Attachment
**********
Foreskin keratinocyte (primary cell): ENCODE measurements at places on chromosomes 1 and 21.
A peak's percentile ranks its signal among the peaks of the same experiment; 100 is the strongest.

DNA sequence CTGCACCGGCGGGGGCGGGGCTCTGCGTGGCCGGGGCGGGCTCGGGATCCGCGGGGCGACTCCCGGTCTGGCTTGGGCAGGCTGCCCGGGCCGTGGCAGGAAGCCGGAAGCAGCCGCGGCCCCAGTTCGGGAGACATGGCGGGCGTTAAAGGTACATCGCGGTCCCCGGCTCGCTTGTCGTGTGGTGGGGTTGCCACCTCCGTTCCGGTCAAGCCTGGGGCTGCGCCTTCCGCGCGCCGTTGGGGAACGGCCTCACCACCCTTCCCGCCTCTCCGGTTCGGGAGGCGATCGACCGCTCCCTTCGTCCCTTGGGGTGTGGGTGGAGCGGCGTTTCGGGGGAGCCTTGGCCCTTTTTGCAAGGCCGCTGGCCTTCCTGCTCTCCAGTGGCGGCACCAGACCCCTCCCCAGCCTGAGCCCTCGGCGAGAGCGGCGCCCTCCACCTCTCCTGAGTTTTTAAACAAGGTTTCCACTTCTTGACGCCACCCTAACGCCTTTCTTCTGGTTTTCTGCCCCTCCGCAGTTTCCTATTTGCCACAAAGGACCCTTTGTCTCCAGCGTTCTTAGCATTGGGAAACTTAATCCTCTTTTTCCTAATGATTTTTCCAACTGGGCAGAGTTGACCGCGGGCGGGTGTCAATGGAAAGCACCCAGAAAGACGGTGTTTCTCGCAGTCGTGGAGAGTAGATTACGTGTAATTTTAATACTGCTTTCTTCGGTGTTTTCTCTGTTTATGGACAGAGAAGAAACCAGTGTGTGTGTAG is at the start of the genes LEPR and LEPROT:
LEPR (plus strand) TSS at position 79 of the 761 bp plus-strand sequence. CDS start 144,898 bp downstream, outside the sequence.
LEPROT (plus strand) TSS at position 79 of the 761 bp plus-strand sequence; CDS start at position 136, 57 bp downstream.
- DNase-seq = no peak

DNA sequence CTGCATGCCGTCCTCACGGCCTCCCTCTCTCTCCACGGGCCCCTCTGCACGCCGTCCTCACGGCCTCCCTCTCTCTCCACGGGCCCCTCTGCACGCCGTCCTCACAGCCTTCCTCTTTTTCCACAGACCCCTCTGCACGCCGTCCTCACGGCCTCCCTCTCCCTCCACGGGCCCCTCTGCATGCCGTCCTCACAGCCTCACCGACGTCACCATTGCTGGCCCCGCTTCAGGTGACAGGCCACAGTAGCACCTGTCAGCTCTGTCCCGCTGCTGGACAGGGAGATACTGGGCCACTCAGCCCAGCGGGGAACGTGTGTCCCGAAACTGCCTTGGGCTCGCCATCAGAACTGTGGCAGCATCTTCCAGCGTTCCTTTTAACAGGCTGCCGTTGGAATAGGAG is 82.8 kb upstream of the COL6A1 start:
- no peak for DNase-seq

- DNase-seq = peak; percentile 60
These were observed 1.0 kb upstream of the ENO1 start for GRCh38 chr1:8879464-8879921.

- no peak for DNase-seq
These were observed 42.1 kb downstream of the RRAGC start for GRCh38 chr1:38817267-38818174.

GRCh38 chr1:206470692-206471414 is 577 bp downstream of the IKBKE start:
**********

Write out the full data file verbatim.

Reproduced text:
Foreskin keratinocyte (primary cell): ENCODE measurements at places on chromosomes 1 and 21.
A peak's percentile ranks its signal among the peaks of the same experiment; 100 is the strongest.

DNA sequence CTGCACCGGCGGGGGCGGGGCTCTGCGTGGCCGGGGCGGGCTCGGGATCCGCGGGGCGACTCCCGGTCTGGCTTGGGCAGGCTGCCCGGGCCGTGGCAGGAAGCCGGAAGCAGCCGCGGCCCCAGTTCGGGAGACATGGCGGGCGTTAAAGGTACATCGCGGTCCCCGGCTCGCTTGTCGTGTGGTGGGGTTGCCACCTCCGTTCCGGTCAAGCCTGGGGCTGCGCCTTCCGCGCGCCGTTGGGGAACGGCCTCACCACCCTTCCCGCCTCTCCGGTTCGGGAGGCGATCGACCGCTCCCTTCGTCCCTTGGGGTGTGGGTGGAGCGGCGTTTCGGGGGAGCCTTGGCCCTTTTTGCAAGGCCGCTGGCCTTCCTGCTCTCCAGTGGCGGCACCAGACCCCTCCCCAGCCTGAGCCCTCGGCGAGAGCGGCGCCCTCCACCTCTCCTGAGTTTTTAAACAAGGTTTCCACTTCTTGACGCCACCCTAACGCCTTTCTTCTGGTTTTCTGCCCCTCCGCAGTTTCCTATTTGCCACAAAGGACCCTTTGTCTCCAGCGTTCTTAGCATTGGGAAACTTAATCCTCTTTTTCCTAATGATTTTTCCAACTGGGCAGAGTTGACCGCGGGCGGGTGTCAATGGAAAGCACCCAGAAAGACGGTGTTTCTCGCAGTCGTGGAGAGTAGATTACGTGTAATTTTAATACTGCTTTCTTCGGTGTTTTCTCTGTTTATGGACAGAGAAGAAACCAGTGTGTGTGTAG is at the start of the genes LEPR and LEPROT:
LEPR (plus strand) TSS at position 79 of the 761 bp plus-strand sequence. CDS start 144,898 bp downstream, outside the sequence.
LEPROT (plus strand) TSS at position 79 of the 761 bp plus-strand sequence; CDS start at position 136, 57 bp downstream.
- DNase-seq = no peak

DNA sequence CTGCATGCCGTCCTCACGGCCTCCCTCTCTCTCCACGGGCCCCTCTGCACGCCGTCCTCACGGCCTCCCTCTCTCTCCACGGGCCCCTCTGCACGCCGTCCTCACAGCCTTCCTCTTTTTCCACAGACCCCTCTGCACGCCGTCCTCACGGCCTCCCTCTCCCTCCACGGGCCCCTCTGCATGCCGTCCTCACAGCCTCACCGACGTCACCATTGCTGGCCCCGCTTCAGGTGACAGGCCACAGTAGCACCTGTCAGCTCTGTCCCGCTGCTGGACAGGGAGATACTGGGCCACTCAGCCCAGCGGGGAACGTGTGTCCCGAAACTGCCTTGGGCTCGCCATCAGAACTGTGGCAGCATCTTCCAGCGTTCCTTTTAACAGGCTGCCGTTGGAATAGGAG is 82.8 kb upstream of the COL6A1 start:
- no peak for DNase-seq

- DNase-seq = peak; percentile 60
These were observed 1.0 kb upstream of the ENO1 start for GRCh38 chr1:8879464-8879921.

- no peak for DNase-seq
These were observed 42.1 kb downstream of the RRAGC start for GRCh38 chr1:38817267-38818174.

GRCh38 chr1:206470692-206471414 is 577 bp downstream of the IKBKE start: